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Ishihara: Fire Pension Fund has been taking steps for years

In response to the News-Journal editorial published Wednesday, I wanted to outline the many steps that the City of Longview and the Longview Fire Department have taken as partners to improve the status (and lower the unfunded liability) of the Fire Pension Fund. It is not accurate to say that the city should now consider taking the “first step,” as that “first step” was foreseen and taken in 2012 with many steps to follow, including adding more than $500,000 annually to the city’s contribution to the Fund.

In 2012, the Fire Pension Board met with the city manager and together outlined a multi-step plan to improve the fund with actions from both the city and the fire department. These actions included increasing funding from both the city and the firefighters and changes to the pension benefits that are voted on by the firefighter members of the fund that voluntarily reduced their pension benefits. These steps are summarized here:

■ October, 2012, the City of Longview increased its contribution from 15% to 16% ($114,575 ongoing budget increase);

■ January, 2013, the fire department voted to change the average salary assumptions from highest 36 consecutive months to highest 60 consecutive months, voluntarily reducing their pension payments;

■ May, 2015, the City of Longview increased its contribution from 16% to 17% ($123,505 ongoing budget increase);

■ May, 2015, the fire department voted to remove the spousal benefit from the Pension and implement an annuity option for members that does not impact the Fund;

■ January, 2016, the fire department voted to increase current employee contributions from 15% to 16% and created a Tier 2 benefit plan for new hires that changed retirement age from 50 to 55 and multiplier from 4% to 3% significantly reducing future obligations of the fund;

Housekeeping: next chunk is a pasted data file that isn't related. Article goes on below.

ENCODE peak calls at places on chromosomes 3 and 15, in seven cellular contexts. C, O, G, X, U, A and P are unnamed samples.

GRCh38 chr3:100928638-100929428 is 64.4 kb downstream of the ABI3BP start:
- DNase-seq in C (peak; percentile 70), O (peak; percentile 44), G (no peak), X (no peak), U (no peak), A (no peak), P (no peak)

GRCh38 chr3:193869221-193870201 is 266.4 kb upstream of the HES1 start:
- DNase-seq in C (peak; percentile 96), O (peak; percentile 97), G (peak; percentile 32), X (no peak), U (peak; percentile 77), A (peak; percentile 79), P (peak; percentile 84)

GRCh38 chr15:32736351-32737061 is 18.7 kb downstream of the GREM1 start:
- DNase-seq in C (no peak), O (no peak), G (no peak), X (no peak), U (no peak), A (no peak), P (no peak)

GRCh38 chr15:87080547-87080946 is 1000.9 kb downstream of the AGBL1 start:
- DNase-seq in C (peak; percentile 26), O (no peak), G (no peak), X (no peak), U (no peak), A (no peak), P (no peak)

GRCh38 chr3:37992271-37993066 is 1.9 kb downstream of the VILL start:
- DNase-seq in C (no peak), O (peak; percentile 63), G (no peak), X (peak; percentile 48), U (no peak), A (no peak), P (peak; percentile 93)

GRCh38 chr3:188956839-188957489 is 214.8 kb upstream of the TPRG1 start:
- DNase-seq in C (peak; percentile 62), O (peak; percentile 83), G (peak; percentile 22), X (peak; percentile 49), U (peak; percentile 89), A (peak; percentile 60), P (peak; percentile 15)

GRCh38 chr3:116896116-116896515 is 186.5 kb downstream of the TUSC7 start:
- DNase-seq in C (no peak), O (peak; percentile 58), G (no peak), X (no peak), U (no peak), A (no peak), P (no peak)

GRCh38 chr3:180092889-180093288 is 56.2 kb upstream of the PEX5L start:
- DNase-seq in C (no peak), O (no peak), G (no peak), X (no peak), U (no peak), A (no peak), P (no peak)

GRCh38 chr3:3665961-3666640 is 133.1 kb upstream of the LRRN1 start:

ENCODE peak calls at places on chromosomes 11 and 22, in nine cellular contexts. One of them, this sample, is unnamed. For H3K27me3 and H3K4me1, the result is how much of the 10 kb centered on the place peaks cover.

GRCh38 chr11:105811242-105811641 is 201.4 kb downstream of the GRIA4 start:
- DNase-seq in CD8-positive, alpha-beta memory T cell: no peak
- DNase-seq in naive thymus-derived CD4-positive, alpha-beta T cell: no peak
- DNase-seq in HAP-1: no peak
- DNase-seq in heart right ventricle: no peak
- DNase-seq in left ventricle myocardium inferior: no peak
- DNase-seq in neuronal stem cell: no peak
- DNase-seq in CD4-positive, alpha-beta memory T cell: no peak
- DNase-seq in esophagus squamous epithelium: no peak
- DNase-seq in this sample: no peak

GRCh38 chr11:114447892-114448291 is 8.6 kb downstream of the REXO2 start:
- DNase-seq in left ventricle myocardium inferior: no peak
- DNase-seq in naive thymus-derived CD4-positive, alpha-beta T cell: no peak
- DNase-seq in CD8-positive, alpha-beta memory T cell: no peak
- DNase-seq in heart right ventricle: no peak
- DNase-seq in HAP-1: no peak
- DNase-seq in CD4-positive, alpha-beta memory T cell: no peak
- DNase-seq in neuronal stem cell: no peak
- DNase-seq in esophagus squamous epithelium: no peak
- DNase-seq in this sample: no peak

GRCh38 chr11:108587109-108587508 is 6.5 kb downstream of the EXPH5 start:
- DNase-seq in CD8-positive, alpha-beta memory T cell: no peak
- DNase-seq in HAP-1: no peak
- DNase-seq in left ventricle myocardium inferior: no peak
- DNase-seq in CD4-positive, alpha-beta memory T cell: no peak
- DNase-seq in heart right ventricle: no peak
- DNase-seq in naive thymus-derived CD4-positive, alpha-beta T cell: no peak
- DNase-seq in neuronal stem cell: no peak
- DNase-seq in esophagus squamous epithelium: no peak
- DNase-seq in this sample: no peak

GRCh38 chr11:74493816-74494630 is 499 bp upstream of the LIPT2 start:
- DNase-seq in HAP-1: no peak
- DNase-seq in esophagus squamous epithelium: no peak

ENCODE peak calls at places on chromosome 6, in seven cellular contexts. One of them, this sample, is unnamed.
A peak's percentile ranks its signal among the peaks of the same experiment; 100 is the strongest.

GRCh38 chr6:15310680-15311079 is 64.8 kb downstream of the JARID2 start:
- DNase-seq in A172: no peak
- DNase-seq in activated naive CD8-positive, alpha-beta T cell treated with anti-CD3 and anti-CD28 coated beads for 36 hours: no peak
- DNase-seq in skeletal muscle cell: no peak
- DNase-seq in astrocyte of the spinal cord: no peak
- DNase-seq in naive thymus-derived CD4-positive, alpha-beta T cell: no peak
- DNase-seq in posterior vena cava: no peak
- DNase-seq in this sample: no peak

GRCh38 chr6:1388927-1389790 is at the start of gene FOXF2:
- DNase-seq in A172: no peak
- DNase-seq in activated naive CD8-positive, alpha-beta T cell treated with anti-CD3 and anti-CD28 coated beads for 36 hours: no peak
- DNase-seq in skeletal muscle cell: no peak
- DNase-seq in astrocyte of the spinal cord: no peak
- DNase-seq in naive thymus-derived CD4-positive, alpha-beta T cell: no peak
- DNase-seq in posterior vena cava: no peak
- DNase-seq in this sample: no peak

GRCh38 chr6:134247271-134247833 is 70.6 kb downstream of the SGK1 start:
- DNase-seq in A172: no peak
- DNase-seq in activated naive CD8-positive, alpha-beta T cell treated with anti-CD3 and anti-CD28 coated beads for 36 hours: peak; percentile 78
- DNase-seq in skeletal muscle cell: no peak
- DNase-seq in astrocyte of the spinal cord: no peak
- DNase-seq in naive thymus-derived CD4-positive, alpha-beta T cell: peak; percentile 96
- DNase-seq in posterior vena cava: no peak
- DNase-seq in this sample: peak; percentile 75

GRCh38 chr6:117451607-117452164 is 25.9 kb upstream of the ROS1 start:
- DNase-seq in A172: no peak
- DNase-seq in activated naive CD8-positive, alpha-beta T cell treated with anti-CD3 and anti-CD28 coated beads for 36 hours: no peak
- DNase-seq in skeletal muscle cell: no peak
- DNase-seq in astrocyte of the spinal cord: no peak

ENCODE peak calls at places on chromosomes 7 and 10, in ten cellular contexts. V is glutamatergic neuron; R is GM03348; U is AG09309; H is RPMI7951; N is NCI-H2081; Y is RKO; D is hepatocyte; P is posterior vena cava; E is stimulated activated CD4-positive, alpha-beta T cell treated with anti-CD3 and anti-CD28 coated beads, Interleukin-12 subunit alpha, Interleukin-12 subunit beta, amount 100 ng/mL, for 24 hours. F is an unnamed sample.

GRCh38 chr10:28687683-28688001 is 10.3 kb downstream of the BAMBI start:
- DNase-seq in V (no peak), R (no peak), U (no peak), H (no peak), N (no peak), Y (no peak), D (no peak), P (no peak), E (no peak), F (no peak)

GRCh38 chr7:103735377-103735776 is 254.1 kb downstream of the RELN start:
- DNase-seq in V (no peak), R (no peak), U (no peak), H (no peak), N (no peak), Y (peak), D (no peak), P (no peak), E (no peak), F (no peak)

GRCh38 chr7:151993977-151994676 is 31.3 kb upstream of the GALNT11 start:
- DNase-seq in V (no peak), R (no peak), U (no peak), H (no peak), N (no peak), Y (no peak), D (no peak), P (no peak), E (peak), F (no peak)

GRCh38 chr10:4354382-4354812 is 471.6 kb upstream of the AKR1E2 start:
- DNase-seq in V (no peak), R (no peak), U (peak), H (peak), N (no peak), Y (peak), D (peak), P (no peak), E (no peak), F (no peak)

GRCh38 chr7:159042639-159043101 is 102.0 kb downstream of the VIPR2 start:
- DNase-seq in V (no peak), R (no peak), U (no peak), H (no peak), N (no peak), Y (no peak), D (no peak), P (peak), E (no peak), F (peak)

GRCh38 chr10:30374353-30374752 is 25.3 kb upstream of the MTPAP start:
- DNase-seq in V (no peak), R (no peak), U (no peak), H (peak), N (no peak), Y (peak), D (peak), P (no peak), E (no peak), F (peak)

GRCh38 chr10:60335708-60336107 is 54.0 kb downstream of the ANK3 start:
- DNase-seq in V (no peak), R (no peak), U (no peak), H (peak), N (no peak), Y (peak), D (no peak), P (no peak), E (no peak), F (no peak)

■ January, 2017, the fire department voted to increase Tier 1 employee contributions from 16% to 17%;

■ October, 2017, the City of Longview increased its contribution from 17% to 18% ($129,865 ongoing budget increase);

■ October, 2018, the City of Longview increased its contribution from 18% to 19% ($133,376 ongoing budget increase).

These positive steps in the right direction have caused the fire pension to lower its unfunded liability in 2013, 2014, 2015 and 2017. In 2018, due to actuarial assumption changes to mortality tables and decreasing the investment return assumption, in addition to a bad market year, the pension did see its unfunded liability number increase. However, it is important to not overreact to this news. The market was down in 2018 for everyone and the Fire Pension Fund did better than most, being down 3% while the overall market was down 4% or greater for the year.

In summary, the City of Longview, in tandem with the Longview Fire Department and its employees have been diligently working on improving the status of the Fire Pension Fund for over five years. That is a reality and a commitment we take seriously to our first responders because they take their commitment to us seriously. The city has not been waiting to take the “first steps” in addressing the Fire Pension Fund. We have diligently been making strides for years and will continue to do so. I have served as the City Council liaison to the Fire Pension Fund since taking office in 2014 and am proud of the work that has taken place and proud to serve alongside the other Pension Fund Board members as we support our first responders.

— Kristen Ishihara, a Longview attorney, represents District 4 on the Longview City Council.

Today's Bible verse

“O God, you are my God, earnestly I seek you; my soul thirsts for you, my body longs for you, in a dry and weary land where there is no water.”

Psalms 63:1

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